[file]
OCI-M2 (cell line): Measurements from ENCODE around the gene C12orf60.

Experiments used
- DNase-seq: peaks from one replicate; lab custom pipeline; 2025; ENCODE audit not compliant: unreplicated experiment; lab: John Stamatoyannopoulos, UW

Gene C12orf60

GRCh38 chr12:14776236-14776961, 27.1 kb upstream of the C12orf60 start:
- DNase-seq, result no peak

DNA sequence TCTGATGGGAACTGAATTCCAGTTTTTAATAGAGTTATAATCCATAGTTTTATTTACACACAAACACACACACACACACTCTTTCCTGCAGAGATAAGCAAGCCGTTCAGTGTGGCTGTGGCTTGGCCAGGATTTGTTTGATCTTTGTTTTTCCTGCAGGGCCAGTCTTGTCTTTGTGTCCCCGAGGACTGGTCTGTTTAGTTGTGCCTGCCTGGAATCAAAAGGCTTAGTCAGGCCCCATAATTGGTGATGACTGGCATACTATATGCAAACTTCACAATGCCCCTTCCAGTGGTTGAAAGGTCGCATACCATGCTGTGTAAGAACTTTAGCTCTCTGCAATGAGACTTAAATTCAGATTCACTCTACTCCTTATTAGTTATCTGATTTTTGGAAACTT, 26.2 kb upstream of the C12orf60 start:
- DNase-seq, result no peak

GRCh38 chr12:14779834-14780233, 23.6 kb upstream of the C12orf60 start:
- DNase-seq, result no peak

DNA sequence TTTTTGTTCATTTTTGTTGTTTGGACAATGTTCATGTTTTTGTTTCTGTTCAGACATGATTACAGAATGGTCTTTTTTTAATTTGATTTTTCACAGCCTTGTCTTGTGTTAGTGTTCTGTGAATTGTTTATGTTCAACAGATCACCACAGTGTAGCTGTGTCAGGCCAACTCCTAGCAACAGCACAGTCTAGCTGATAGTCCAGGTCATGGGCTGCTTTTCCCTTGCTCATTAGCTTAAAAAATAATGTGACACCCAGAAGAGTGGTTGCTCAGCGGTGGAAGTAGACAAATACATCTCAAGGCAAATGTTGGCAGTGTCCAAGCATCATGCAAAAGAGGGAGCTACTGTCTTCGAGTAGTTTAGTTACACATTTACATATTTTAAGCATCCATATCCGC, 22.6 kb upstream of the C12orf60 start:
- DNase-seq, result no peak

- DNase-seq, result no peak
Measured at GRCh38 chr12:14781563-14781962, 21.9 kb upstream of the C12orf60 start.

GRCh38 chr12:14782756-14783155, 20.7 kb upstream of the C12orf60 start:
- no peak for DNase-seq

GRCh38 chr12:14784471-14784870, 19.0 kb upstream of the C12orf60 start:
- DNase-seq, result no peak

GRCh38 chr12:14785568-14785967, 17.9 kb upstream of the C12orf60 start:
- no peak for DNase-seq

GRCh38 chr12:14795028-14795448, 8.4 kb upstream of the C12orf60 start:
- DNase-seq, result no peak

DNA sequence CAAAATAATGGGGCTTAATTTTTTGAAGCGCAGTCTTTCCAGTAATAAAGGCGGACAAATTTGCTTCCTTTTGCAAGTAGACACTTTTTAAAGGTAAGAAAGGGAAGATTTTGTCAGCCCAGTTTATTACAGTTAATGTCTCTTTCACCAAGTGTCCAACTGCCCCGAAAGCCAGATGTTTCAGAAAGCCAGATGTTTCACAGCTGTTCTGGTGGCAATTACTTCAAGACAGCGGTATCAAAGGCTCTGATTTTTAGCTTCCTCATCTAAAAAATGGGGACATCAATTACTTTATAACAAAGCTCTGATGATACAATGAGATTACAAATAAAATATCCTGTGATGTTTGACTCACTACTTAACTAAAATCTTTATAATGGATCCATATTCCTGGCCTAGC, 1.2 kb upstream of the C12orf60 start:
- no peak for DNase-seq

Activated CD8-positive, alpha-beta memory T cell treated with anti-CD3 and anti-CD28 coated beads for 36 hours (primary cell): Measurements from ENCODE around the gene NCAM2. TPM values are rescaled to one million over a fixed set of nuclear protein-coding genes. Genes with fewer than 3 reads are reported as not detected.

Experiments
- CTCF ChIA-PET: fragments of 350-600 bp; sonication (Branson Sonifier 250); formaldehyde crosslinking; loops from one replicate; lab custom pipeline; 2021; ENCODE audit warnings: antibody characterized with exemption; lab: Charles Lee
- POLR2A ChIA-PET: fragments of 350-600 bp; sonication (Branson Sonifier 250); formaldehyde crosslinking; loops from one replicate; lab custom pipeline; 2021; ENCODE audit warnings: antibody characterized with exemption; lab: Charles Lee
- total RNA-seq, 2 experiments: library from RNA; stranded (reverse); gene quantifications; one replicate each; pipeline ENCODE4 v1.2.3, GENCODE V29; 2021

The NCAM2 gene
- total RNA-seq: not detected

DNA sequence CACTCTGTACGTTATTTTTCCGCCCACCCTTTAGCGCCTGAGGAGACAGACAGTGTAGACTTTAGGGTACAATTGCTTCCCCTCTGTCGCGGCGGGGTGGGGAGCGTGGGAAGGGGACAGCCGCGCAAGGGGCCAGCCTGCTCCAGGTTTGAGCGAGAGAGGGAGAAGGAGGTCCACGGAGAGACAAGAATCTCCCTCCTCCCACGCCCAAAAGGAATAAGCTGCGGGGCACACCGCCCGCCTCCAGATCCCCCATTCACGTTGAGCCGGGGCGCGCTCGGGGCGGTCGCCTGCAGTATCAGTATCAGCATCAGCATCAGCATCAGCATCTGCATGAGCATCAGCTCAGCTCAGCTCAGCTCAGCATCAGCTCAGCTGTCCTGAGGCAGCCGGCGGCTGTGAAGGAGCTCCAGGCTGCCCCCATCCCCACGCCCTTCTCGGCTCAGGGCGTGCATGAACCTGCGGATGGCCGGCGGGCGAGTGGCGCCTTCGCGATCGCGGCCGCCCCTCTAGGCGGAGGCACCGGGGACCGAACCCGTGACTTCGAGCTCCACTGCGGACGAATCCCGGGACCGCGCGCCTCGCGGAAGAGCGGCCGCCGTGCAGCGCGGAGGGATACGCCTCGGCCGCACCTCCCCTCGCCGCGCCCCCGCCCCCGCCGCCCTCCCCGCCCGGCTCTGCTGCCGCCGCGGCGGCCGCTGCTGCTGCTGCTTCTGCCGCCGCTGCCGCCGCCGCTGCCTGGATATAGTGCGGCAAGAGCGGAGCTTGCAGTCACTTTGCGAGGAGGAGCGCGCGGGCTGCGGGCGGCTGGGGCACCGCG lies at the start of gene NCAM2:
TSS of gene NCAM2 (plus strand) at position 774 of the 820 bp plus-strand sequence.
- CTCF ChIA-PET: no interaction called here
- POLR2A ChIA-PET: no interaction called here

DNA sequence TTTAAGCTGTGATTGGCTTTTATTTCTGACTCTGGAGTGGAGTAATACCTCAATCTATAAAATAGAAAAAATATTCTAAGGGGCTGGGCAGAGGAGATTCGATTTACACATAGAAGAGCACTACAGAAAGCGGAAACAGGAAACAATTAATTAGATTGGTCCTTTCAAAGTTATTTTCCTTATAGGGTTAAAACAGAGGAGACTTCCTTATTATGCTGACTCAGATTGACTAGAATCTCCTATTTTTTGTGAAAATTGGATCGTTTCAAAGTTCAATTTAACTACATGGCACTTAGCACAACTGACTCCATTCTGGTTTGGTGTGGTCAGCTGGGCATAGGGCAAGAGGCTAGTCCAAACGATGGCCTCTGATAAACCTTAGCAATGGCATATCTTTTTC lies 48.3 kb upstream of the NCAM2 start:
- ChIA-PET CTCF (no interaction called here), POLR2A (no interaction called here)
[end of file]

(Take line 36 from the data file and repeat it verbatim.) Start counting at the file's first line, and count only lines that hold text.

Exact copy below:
DNA sequence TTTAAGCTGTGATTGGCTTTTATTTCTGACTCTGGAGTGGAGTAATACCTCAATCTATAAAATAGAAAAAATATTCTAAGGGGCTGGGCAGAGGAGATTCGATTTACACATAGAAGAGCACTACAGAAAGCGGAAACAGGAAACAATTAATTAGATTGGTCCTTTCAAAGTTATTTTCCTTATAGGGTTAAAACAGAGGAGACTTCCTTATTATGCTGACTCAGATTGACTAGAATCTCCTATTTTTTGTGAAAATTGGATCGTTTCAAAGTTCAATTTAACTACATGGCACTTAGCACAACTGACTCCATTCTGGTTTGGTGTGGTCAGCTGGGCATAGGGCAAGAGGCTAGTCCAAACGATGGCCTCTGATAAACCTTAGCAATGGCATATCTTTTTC lies 48.3 kb upstream of the NCAM2 start: